When I was 17 God called me to enter a cloister. During my years as a nun, I grew to love the adventure of the inner life. The teachings of Teresa of Avila, John of the Cross and my other Carmelite mentors, provided a clear path to seek holiness, and I felt honored by the Church. However, circumstances and a long discernment process led me to understand God was calling me to return to secular life. It was the most difficult thing I ever did, for it seemed like a step away from God. This new calling was filled with loneliness and challenges. I worked hard to put myself through school and played catch up learning what I had missed during my long retreat. I traveled and worked, wondered and prayed: what was God’s purpose for me now?

This might’ve been the end of the story, only God had a new plan for me. During a retreat while I was in graduate school, I met a young man and we fell in love. We married in a beautiful Church, and the stained glass windows, antique lace gown and my cousin’s angelic Ave Maria are still a blessed memory. Like many women today, I married later in life, but my husband and I were easy going and adjusted well to married life.  I identified strongly with my work and enjoyed my husband’s encouragement, and I in turn supported him in his career. We loved our free time together hiking and going to the sea shore.

But there was another gift in store. Twenty-two years after becoming a nun, eight years after leaving the convent and four years after getting married, God did another really new thing. God called me to be a mother.

If I had not been paying attention earlier, this got my attention! It was as if I had been altered at the molecular level. Why hadn’t anyone told me? I had assumed having a child would be like anything else, something you learned, adjusted to—even mastered. But I couldn’t master motherhood. It mastered me and transformed me in ways beyond my imagination to predict or control. My life was reorganized; reshuffled, redone to meet the needs of the little one who came to join us in this project we call family. This was both unsettling and exhilarating. It was also spiritual. I was delving headlong into an experience of the gift of new life and coming closer to God because of it. So I looked for help.

I began with books of women saints and found virgins, widows and martyrs—few celebrated for their holiness as mothers. So, I looked again, this time to Scripture. Ah! Here they were! There were Sarah, Rachel, Rebecca and the other Matriarchs of the Old Testament; Mary, Anna the Prophetess and Elizabeth in the Gospels. Not only were these women mothers, they were Key Players in the redemption story. I even meditated on the First Mother, Eve, imagining that while she gave birth in pain, pain did not rule her. Instead, she lived in holy longing, with unquenchable desire for the One with whom she had spent so many afternoons, walking in Eden as with a trusted friend.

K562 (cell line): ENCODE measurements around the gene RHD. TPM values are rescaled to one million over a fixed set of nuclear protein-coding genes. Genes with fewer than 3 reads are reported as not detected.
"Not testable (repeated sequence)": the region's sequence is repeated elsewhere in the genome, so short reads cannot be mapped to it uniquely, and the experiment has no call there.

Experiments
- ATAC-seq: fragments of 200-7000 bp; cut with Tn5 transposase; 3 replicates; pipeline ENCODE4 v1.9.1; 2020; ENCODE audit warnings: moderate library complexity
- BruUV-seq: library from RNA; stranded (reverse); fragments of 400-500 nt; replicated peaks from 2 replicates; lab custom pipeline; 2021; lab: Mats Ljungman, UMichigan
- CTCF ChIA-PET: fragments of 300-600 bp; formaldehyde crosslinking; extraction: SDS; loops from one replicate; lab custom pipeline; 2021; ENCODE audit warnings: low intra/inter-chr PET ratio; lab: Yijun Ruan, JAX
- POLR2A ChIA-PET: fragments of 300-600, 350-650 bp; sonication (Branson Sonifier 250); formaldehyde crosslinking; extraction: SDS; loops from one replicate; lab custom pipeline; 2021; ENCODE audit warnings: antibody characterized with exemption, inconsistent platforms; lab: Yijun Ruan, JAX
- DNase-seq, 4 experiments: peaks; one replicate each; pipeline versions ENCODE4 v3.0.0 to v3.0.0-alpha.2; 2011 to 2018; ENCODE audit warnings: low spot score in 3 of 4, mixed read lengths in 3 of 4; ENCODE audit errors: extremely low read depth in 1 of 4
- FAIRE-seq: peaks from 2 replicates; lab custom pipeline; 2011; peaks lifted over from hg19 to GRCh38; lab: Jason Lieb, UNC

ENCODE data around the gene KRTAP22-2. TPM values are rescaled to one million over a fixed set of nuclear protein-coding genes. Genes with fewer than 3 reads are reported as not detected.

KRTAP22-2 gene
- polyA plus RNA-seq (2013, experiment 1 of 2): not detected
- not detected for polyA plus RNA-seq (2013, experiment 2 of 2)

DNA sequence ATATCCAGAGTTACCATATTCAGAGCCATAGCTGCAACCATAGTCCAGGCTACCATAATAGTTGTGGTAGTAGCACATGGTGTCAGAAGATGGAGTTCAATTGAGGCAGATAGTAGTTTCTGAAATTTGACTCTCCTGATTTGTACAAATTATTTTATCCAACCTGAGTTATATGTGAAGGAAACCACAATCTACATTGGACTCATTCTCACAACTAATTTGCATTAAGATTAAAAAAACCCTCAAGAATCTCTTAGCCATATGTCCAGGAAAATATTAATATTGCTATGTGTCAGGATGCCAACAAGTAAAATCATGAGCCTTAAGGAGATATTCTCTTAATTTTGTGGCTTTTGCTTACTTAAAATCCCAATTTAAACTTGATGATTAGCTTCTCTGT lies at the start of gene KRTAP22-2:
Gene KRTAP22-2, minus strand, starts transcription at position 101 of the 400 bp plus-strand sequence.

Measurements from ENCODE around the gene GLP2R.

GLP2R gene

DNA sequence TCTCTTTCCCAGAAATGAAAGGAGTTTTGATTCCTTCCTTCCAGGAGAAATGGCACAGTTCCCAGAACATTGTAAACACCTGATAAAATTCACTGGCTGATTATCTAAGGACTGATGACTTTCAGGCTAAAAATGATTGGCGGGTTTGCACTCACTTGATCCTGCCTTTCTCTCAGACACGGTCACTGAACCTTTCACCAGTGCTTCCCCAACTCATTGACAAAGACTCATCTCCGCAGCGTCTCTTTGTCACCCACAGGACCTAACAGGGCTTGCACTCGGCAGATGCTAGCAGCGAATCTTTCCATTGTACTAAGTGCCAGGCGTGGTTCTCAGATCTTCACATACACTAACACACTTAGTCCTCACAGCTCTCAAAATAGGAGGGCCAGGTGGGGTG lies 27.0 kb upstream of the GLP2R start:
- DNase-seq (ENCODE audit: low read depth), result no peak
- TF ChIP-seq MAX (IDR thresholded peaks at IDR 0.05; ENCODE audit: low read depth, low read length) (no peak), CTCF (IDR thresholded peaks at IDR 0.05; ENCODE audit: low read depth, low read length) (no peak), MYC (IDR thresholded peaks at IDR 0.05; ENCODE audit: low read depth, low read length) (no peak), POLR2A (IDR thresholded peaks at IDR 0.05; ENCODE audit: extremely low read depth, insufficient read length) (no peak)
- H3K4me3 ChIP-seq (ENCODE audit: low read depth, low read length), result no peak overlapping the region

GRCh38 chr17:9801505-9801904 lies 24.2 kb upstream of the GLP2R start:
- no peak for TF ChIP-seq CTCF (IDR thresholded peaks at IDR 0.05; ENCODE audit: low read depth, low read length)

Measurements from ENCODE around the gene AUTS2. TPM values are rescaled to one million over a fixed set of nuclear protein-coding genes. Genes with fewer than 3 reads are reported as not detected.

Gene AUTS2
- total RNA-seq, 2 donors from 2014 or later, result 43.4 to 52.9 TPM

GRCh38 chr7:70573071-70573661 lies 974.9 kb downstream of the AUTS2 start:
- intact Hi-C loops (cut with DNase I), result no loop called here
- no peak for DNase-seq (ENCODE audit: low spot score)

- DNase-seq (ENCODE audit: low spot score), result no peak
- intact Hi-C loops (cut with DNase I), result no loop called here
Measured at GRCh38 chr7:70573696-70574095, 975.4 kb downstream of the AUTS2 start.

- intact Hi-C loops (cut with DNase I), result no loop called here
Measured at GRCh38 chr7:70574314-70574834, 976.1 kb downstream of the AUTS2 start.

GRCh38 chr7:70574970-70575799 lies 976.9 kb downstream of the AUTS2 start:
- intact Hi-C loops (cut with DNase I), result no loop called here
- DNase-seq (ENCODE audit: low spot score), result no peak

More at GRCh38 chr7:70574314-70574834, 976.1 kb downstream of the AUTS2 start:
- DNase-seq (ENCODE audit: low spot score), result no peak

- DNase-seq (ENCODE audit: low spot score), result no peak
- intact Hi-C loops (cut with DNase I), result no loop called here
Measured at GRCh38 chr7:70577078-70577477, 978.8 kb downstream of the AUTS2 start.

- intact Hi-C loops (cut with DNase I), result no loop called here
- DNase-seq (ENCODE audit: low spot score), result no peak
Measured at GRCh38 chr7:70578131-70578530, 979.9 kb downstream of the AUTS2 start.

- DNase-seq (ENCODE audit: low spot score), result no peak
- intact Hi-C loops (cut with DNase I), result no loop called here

In the gospels I read old stories with a new awareness. For example, the day Mary went in haste to visit her cousin, Elizabeth. The angel had insinuated she go, saying, she who was said to be barren is now in her sixth month, for nothing shall be impossible with God (cf. Luke 1:36). When Mary came to Elizabeth’s door, Elizabeth’s child leapt within her, sanctified by the Holy Spirit, and she cried, Who am I that the mother of my Lord should come to me? (cf. Luke 1:43) I was surprised, that two pregnant women set the stage for the first instance of evangelization in the history of the Church. Pentecost is celebrated as the birth of the Church, yet the Visitation is the moment when she was “conceived,” through the faith of two women who believed that the Promises of God would be fulfilled.

These and other Scriptures taught me that God calls women to be intimate collaborators in the works of creation and redemption. That God never leaves us to ourselves, but calls us to know firsthand that we are beloved by God. Our human experience--of pregnancy and birth, nursing, and loving our children, from preschool, to school age years and beyond, is a flesh-and-blood training ground in the love of God.

Anything can be part of this collaborative work with God—whether dramatic or mundane, joyous or sacrificial. Once when I had lost my temper and yelled at my little ones, I felt in a bad mood all afternoon. When night prayer came, I knew I had to come clean. So, before I prayed, I just asked their forgiveness for getting “too angry.” This forgiveness moment was something my children and I shared again. They started learning to ask too. Daily failures were not as bad when we all knew forgiveness would come again. The practice bred enormous peace in the household and reminded us all: “Do not let the sun go down on your anger” (Ephesians 4:26).

My journey into motherhood was a long one. Yet because the spiritual life is a feet-on-the-ground human endeavor, graced by God to grow and flower, it is a way of life that is deeply human and therefore also, deeply divine. Religious life taught me what it is like to feel the call, and I felt the call again to become a mother. On this journey I take as my guide and companion Mary, the mother of Jesus. She knew well how the human and the divine are knitted together, as she allowed God to be formed in her womb.  God gives us the grace too, so we can seek his face and learn to love God and the human family like Mary did, with all her heart, until they become one, pure love.

Copyright 2011 Julie Paavola